This page also features the companion exhibit Untold History, a collection of Indigenous comic book and graphic novel artists on view in VMFA’s Margaret R. and Robert M. Freeman Library.

Click here to learn more about Untold History
This map of North America illustrates the location of the ancestral homelands for the artists represented in Words Matter.

Don’t Shoot, Diego!

Don’t Shoot, Diego!, 2015, Diego Romero (Cochiti, 1964-), three color lithograph. On loan from the Edward J. Guarino collection

Diego Romero imagines, in comic-book format, conversations among Spanish conquistadors as they carried out their faith-driven initiative. Two women hover in fear over the body of a Pueblo man sprawled across the doorway of his family’s home. The soldier on the left attempts to prevent more bloodshed by the soldier named Diego, his rifle still smoking while he states his firm belief that they are in a war for not just the lands they have invaded, but for the souls of its inhabitants as well.

The Inter Caetera, or Doctrine of Discovery, issued by Pope Alexander VI in 1493, became the basis for European claims to Indigenous lands in the New World. According to the edict, any land not inhabited by Christians was there to be ‘discovered and claimed,’ its people forced to convert to Christianity or face fatal consequences. The desired outcome, as written by the pope was “…that the Christian religion be {…} everywhere increased and spread, that the health of souls be cared for and that barbarous nations be overthrown and brought to the faith itself.”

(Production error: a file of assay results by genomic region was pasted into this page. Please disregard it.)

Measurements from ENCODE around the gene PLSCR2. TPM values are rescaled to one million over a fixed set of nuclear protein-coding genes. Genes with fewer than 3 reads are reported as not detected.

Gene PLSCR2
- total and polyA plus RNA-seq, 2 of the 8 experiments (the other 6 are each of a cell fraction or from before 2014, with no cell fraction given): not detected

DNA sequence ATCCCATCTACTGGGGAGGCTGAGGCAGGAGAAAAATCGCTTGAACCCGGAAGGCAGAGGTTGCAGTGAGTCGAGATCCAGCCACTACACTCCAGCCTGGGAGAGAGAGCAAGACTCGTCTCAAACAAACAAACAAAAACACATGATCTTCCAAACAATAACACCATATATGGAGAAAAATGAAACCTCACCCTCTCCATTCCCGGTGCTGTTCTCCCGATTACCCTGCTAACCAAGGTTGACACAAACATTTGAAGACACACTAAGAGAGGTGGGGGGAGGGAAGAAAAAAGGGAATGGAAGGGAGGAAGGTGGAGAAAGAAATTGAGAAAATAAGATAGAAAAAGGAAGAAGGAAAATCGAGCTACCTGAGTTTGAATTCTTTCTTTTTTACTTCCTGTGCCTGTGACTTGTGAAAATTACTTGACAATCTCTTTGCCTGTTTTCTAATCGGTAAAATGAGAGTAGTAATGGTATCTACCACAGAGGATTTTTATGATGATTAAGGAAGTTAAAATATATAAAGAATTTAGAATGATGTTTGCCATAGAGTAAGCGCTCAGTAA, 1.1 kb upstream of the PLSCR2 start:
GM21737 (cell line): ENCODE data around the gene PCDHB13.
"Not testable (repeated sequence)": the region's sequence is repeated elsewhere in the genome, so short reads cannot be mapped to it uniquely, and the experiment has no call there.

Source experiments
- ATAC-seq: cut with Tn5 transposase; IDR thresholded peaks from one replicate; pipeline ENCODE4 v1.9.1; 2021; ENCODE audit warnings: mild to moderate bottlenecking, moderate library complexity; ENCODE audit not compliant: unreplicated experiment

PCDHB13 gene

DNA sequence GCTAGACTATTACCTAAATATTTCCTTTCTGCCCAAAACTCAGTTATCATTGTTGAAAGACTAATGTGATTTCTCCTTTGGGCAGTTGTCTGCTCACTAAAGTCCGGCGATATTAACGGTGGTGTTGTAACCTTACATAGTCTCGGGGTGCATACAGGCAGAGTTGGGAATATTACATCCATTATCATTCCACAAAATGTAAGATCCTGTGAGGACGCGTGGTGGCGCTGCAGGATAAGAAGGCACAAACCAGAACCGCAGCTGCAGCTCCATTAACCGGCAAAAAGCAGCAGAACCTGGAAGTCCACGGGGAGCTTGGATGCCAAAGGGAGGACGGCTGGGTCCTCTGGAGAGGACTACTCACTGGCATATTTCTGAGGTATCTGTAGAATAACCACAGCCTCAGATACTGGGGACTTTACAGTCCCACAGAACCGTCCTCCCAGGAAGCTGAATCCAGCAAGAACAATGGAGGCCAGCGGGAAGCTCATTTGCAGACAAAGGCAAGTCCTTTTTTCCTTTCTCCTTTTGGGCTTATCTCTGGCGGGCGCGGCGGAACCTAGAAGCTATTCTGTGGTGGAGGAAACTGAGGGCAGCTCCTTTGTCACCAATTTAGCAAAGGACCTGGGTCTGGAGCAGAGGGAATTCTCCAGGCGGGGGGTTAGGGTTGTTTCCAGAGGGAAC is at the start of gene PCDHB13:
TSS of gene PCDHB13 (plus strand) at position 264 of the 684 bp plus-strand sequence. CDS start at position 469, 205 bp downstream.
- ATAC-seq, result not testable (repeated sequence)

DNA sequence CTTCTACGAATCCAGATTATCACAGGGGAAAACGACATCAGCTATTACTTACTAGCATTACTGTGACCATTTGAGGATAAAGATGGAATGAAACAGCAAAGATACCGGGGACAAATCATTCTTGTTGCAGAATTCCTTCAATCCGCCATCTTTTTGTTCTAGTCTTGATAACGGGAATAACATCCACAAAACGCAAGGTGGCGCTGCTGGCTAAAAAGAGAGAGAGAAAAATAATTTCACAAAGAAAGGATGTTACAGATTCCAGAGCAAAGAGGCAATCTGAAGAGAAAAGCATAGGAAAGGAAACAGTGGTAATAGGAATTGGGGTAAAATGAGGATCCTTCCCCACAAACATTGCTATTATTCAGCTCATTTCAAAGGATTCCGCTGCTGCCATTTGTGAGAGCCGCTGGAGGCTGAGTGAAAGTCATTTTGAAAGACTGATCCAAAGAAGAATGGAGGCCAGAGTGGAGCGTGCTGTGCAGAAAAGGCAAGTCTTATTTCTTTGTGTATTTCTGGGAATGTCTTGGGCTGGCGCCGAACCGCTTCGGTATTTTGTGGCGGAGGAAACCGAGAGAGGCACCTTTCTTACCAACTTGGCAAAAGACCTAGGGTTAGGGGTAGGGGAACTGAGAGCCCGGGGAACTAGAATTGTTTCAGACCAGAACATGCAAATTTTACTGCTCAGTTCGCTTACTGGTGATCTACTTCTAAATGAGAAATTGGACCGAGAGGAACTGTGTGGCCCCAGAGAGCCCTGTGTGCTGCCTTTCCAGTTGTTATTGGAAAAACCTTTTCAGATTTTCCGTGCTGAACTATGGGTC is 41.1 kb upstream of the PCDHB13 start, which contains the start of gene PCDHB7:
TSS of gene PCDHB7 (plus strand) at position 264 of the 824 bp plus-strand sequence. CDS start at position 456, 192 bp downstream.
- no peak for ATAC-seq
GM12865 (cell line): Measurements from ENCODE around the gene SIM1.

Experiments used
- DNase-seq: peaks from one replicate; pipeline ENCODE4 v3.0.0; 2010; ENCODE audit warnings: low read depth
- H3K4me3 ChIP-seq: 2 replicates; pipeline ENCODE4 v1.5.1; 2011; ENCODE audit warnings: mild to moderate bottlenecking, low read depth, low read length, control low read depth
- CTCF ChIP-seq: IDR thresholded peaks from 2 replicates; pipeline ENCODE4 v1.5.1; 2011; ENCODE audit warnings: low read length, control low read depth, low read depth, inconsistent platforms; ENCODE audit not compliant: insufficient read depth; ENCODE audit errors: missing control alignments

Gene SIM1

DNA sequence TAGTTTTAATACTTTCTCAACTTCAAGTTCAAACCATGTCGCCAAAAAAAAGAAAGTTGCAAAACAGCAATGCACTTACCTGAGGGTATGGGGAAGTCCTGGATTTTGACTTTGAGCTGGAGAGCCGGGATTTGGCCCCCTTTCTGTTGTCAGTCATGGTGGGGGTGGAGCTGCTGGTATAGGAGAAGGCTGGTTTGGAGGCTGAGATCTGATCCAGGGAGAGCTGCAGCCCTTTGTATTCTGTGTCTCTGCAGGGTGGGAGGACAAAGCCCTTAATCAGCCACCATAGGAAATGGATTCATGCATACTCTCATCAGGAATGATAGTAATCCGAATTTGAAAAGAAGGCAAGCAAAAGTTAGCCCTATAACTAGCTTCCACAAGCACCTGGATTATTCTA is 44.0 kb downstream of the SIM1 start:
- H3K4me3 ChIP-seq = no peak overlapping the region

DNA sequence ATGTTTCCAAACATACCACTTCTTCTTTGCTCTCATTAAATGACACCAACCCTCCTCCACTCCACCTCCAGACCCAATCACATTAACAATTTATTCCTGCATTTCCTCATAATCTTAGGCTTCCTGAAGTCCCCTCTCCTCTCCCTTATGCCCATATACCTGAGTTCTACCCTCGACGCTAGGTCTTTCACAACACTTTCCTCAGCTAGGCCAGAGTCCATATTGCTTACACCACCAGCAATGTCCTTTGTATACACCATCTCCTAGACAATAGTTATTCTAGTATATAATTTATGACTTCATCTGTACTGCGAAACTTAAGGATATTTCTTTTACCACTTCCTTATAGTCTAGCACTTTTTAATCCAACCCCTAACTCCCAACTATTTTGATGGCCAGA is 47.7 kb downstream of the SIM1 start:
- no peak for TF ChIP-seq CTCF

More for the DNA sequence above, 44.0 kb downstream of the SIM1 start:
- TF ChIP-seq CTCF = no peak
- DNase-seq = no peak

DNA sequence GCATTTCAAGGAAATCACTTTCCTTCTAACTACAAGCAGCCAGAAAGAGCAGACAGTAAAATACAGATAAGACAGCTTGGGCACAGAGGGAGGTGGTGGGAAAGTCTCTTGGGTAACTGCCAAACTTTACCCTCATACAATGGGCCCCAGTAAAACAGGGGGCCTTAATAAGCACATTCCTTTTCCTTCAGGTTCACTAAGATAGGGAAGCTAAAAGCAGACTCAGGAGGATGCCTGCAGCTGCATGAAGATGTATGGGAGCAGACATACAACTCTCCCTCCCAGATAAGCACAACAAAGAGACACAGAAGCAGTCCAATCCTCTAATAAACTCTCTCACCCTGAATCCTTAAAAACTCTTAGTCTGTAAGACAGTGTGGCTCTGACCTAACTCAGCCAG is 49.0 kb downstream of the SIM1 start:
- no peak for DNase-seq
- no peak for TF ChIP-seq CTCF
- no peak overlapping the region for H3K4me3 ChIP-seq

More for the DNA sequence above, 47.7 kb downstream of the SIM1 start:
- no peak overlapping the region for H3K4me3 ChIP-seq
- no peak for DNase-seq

To read the full text of this document visit The Doctrine of Discovery (1493). Did you know that in 2005 Ruth Bader Ginsburg cited the Doctrine of Discovery in the decision about City of Sherrill v. Oneida Indian Nation of N.Y.?

Learn more about Jamestown and Beyond: the World of 1607.

Collection Connection: Mimbres Potters

One of the earliest Indigenous cultures that occupied the Puebloan Southwest, the Mimbres culture (AD 1000-1150), lived in Southern New Mexico and created a unique black-on-white decorative style that Romero draws stylistic inspiration from. The simplified, blocky figures and bold pictorial outlines seen in Romero’s work were common design elements for Mimbres potters.

Family and Community Connections

This photograph is part of Cara Romero’s Evolvers series, in which she brings visibility to cultures and histories that informed and continue to inform the American landscape.Romero is an enrolled citizen of the Chemehuevi tribe of California and is the wife of Diego Romero. 

This print titled “King of the Monsters,” is by Mateo Romero and featured in the companion exhibition Untold History. Romero, like his brother Diego, utilizes text within his image to enhance the story.

There’s No Place Like Hózhó

Demian DinéYazhi’s There’s No Place Like Hózhó illustrates the belief in a person’s connection to a place and the well-being that results. The artist has positioned a textual reference—Hozho—in the center of the composition and surrounds it with visual references to the Navajo traditional home: the six-sided log hogan. Combined, these represent the true spirit of Hozho, which is a complex philosophy and belief system that guides one’s actions and places emphasis on harmony, peace, and both physical and spiritual health.